OK Ya’ll, I Just Got Arrested

by Jan Snider, United Methodist Communications

not1more

February 2013—I smiled at the police officer when I got arrested, like I am delighted to be put under arrest. But the truth is, like any proper “Southern Lady,” I was simply being polite; I’ve long held that good manners are as important as the right color of lipstick. Even when you’re wearing handcuffs.

OK, I admit that visiting the Obamas without an express invitation is rather scandalous, but sometimes even a good girl has to raise a ruckus to be heard.  That’s why on President’s Day I flew to Washington, D.C., to stand with people of faith in front of the White House to protest the big ’ol mess we call our immigration system.

My mama taught me never to discuss religion and politics, and I don’t mean to be unpleasant, but there are things I just have to say.

I chose to stand with my brothers and sisters of The United Methodist Church and other persons of faith in demanding immediate change toward a more actively humane, just and compassionate approach to immigration. Christians often wish for clarity from the Scriptures on important social issues. Nowhere is Jesus more clear than on the issue of immigration, where in Matthew 25 he provides not only his command to us but his judgment if we do not comply.

So, together we prayed, sang hymns and called for the end to unjust deportations and for passage of comprehensive immigration reform. When police asked (politely) for us to leave, we refused, and in response they gave us a lovely lights and siren escort to jail. Thirty-two of us were arrested.

My mama was shocked by my very public and unladylike display!

But, I’m a mama too, and that’s why I felt compelled to protest current policy that separates mamas from their children. Our laws have resulted in nearly two million deportations since 2007—many of them from nonviolent offenders who simply do not and cannot acquire documentation to be here.  That’s millions of mamas and daddies being separated from their children because our great nation can’t get its act together when it comes to immigration policy.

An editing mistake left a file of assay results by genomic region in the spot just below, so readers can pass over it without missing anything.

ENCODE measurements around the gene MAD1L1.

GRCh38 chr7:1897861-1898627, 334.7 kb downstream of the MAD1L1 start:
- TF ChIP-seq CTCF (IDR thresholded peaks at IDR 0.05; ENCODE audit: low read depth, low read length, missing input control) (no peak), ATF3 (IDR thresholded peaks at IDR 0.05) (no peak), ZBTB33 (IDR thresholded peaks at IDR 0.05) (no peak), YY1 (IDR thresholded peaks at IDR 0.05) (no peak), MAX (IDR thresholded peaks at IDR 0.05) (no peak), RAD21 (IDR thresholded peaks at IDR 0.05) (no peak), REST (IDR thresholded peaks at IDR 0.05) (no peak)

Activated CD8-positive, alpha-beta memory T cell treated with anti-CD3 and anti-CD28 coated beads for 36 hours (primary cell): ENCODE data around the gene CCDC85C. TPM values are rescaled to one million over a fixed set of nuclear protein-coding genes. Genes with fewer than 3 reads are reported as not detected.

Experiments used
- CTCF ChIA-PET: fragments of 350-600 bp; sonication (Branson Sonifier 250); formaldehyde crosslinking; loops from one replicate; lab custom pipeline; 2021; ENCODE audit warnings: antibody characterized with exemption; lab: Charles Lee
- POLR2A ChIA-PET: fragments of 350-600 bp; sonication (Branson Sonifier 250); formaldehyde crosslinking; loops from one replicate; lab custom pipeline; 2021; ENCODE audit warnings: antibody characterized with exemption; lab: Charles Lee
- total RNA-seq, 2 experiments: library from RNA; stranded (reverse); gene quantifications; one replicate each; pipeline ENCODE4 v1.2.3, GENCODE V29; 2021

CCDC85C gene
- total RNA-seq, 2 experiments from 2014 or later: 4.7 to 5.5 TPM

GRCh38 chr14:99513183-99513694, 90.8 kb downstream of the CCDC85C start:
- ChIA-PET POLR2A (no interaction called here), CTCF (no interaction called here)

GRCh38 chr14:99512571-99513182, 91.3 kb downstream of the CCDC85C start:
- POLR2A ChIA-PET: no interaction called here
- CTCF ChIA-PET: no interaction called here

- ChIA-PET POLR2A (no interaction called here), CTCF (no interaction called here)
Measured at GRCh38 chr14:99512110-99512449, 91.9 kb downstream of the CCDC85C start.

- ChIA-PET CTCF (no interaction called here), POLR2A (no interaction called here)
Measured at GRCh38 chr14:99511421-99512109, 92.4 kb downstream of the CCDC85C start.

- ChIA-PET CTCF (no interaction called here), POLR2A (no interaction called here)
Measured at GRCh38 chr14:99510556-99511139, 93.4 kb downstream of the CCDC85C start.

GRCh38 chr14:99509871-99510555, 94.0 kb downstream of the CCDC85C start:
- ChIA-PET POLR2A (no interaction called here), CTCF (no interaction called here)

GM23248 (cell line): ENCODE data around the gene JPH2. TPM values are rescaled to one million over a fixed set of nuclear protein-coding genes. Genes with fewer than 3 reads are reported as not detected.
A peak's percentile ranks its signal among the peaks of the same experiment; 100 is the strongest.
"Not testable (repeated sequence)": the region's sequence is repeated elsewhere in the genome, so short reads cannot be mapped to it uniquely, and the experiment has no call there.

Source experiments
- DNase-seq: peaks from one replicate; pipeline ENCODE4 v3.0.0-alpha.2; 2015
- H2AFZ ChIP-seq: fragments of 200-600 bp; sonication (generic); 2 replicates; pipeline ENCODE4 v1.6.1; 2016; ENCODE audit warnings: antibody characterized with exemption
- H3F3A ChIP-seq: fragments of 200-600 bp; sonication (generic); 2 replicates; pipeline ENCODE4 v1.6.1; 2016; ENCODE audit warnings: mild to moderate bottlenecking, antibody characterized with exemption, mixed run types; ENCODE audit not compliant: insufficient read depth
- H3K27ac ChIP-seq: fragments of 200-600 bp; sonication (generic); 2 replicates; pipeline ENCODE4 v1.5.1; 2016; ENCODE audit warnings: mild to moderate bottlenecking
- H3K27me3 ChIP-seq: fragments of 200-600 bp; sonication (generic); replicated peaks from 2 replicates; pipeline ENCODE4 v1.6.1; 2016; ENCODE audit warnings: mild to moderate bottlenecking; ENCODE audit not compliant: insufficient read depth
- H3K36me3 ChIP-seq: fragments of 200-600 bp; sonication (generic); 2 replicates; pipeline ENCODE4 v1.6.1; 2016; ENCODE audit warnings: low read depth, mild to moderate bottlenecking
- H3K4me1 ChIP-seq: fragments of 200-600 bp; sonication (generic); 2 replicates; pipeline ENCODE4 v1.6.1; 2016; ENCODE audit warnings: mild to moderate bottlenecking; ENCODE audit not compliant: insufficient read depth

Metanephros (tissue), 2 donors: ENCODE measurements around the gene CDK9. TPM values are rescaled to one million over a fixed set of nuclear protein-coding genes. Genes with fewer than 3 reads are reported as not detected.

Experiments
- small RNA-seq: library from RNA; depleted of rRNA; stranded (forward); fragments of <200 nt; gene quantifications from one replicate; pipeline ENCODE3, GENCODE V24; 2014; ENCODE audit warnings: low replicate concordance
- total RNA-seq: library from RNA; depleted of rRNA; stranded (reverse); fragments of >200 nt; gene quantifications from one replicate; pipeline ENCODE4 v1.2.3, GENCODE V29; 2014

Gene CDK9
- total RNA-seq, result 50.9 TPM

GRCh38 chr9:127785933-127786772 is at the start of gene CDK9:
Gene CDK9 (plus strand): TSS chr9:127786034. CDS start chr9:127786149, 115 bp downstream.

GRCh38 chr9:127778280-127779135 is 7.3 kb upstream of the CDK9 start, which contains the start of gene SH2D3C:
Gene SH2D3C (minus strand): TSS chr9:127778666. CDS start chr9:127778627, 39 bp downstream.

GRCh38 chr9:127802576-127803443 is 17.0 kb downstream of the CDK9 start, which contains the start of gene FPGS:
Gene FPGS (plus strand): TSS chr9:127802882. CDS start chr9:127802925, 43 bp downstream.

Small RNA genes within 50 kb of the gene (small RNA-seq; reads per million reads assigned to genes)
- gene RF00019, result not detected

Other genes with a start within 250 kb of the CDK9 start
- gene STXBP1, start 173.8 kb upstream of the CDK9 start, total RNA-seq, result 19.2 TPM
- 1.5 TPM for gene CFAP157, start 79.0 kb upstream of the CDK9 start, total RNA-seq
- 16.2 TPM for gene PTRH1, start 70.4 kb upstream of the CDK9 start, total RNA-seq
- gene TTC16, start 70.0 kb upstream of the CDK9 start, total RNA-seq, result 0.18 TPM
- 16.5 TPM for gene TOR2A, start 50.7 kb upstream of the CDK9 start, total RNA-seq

I know this is the point where a whole posse of patriots will say, “Illegal is illegal.” But it’s not that simple. And I can throw a hissie fit about that argument (but ya’ll won’t listen). Fact is, when our nation targets nonviolent, productive, salt-of-the-earth, hardworking families for not having the right papers—well, that just ain’t right.

So not only did we prayerfully consider our public witness, we also chose to be “undocumented.”  Acting in solidarity with some of our immigrant brothers and sisters with us, we did not bring identification that would have resulted in short processing and a minor fine. Bless their hearts, this really threw the police for a loop. We did this because our laws do not provide a legal means for way too many immigrants to be here “the right way,” even though our nation needs nearly half a million low-skilled, immigrant workers a year and our system only provides about 5,000 visas.

It comes down to real people, and real lives.  When a parent is deported, it is often done swiftly without any provision for the tragedy that befalls the family.  If undocumented parents have any choice at all, it is to bring their children with them to live in poverty and uncertainty or leave them behind in the United States with the potential to thrive.

I once met a 16-year-old born in the United States whose parents were deported.  It was like a tornado suddenly swooped down and destroyed everything the family ever knew.  Though her 12-year-old sister didn’t speak the native language and had never been outside the United States, she went with her parents. But the family decided that the teenager had a better future living in the United States alone than what she risked by living an impoverished existence in a crime-ridden country.

Not possessing the correct documents is a federal civil offense; deportation for simply being undocumented is akin to shooting a fly with a cannon. We need to rework our laws to better reflect the economic realities of our labor needs and the biblical values we so vehemently profess.  I’m just sayin’.

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